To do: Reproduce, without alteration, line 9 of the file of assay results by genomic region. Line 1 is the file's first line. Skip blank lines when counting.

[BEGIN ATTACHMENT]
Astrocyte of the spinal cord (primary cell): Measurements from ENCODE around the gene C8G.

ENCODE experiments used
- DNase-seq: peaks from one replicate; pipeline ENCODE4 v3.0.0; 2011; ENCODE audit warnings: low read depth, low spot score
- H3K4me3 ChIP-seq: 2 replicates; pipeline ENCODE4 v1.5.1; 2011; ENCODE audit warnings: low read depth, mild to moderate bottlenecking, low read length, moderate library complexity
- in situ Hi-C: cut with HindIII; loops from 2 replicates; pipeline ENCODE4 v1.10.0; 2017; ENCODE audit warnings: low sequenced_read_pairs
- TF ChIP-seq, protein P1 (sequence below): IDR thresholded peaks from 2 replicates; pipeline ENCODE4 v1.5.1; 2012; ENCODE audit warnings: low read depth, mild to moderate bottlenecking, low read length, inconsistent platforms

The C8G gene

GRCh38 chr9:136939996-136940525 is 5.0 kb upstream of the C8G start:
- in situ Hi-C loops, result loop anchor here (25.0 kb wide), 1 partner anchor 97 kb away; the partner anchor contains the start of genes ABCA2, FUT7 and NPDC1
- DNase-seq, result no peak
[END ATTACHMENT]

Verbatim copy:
- in situ Hi-C loops, result loop anchor here (25.0 kb wide), 1 partner anchor 97 kb away; the partner anchor contains the start of genes ABCA2, FUT7 and NPDC1